Chicago Flu Update

Weekly Influenza Surveillance Summary (Week of 11/06/22-11/12/22. Updated: 11/18/2022) 

  • Influenza activity continues to increase and is at similar levels to peak activity during the 2021-2022 season.
  • Six influenza-associated ICU hospitalizations were reported for current surveillance week. Since October 2, 2022, 14 influenza-associated ICU hospitalizations have been reported.

  • 792 of 6,008 (13.2%) reported specimens tested for influenza were positive. Since October 2, 2022, 1,696 of 30,296 (5.6%) reported specimens tested for influenza have been positive.

  • The proportion of emergency department visits and outpatient visits for influenza-like illness (ILI) are above local thresholds. 
  • The Illinois Department of Public Health has issued a memo regarding temporary visitor restriction policies for health care facilities during times of increased rates of influenza-like illness in the community
  • Vaccination is the best way to protect against influenza infection and all Chicagoans six months and older are encouraged to get vaccinated.  Influenza vaccine may be administered on the same day as COVID-19 vaccine.  No waiting between COVID-19 and other vaccines is required.  
  • Chicagoans should ask their healthcare provider or pharmacist about vaccine availability. For those without a healthcare provider or whose healthcare providers do not have the influenza vaccine, a schedule of City of Chicago influenza vaccination clinics is available on the city website and by calling 311. 
  • Clinicians should review guidelines for prescribing influenza anti-viral medications as prophylaxis or empiric treatment. 
  • The Illinois Department of Public Health has issued Influenza Testing and Reporting Guidance for the 2022-2023 season.  Visit the CDPH HAN website for more information on how to report. 

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In Illinois, influenza associated Intensive Care Unit (ICU) hospitalizations are reportable as soon as possible, but within 24 hours. Influenza associated ICU hospitalizations are defined as individuals hospitalized in an ICU with a positive laboratory test for influenza A or B, including specimens identified as influenza A/H3N2, A/H1N1pdm09, and specimens not subtyped (e.g., influenza positive cases by PCR or any rapid test such as EIA).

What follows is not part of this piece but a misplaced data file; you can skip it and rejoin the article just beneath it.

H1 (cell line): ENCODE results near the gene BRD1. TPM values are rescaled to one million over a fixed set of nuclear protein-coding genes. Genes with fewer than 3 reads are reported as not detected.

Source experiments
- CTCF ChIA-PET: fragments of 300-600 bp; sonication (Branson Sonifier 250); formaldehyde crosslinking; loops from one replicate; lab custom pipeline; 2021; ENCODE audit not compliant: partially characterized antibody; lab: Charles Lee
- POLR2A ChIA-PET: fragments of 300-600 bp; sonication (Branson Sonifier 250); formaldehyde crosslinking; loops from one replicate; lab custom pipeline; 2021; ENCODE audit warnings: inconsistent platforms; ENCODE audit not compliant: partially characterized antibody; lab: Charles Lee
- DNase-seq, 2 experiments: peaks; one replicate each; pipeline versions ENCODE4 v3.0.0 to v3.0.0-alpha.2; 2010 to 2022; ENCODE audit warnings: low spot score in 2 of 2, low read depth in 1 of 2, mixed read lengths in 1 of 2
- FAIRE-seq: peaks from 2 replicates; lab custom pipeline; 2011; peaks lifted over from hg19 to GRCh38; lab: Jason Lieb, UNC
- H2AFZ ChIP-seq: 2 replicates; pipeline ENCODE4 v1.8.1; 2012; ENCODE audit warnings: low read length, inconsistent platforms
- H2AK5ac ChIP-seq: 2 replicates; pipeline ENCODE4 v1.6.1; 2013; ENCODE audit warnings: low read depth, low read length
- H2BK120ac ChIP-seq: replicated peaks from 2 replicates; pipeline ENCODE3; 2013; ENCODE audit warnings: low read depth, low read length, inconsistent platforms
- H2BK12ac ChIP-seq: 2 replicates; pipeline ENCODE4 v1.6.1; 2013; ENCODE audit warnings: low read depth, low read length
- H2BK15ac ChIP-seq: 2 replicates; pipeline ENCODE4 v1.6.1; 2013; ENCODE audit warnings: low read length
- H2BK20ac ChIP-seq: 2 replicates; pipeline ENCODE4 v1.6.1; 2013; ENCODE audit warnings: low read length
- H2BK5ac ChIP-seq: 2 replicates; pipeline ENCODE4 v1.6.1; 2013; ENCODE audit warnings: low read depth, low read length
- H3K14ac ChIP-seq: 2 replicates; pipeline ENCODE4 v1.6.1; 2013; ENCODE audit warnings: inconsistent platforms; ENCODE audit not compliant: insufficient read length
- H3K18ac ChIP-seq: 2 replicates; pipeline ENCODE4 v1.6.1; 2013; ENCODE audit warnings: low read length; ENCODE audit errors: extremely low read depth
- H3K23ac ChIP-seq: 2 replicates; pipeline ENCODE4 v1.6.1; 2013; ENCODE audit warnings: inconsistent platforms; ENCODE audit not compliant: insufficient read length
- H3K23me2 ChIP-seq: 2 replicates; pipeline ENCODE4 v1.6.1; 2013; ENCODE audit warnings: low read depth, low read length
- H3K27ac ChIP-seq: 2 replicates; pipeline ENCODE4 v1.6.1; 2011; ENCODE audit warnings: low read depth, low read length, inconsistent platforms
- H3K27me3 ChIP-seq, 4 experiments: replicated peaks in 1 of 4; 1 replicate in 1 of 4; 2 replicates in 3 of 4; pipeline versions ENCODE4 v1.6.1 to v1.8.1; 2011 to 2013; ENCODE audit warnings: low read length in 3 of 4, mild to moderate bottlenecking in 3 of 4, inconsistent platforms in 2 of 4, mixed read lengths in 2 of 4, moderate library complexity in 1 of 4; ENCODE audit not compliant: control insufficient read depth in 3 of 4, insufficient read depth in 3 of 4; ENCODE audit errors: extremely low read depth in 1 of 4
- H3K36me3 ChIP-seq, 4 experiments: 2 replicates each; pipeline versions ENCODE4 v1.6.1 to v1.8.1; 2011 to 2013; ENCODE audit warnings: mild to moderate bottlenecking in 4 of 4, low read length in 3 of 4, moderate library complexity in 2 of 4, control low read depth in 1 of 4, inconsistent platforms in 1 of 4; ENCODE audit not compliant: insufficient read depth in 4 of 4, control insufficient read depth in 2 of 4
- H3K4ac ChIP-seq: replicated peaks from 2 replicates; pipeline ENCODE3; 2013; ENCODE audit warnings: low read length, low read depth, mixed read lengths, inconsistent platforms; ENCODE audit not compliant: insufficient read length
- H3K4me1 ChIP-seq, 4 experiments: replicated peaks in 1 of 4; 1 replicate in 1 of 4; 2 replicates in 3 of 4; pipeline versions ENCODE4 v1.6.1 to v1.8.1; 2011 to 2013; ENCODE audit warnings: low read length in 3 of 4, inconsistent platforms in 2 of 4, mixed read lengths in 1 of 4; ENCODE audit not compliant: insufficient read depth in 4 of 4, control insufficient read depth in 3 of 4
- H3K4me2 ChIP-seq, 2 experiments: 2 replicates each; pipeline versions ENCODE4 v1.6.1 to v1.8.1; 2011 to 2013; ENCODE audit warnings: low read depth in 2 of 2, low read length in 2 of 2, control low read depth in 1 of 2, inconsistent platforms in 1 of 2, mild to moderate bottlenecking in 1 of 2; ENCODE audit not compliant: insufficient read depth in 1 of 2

This chart shows the number of reported influenza-associated ICU hospitalizations by week of when the patient tested positive for influenza. It is not a census of those currently hospitalized in the ICU for influenza.


 

* Influenza surveillance data are aggregated by MMWR week. Most years have 52 weeks; however, some have 53 weeks. For those years that contain 53 weeks, data is split between weeks 52 and week 1 of the following year. This prevents gaps in data charts and allows for seasonal comparisons.


This table summarizes selected characteristics of the number of reported influenza-associated ICU hospitalizations for the current week and the cumulative number since the beginning of the season.

Data on influenza virus test results are reported by several Chicago hospital laboratories performing influenza RT-PCR. Laboratories submit aggregate data for all influenza tests performed; therefore, data may contain results for individuals that reside outside of Chicago. It is meant as an indicator of circulating influenza viruses in the area. Data represents positive laboratory results regardless of hospitalization status. Data does not represent all cases of influenza since many individuals with influenza do not seek medical care or get tested for influenza.


This chart shows the percent of specimens tested for influenza that were positive (line graph) and the number of positive influenza tests by influenza virus subtype (bar graph).


 


This chart shows the cumulative number of specimens tested for influenza, the cumulative percent that were positive, and the weekly percent of specimens that were positive for influenza


* Influenza surveillance data are aggregated by MMWR week. Most years have 52 weeks; however, some have 53 weeks. For those years that contain 53 weeks, data is split between weeks 52 and week 1 of the following year. This prevents gaps in data charts and allows for seasonal comparisons.

Several outpatient clinics throughout Chicago participate in CDC’s Influenza-like Illness Surveillance Network (ILINet) by reporting on a weekly basis the total number of outpatient clinic visits, and of those visits, the number with influenza-like illness (ILI).  ILI is defined as fever plus cough or sore throat.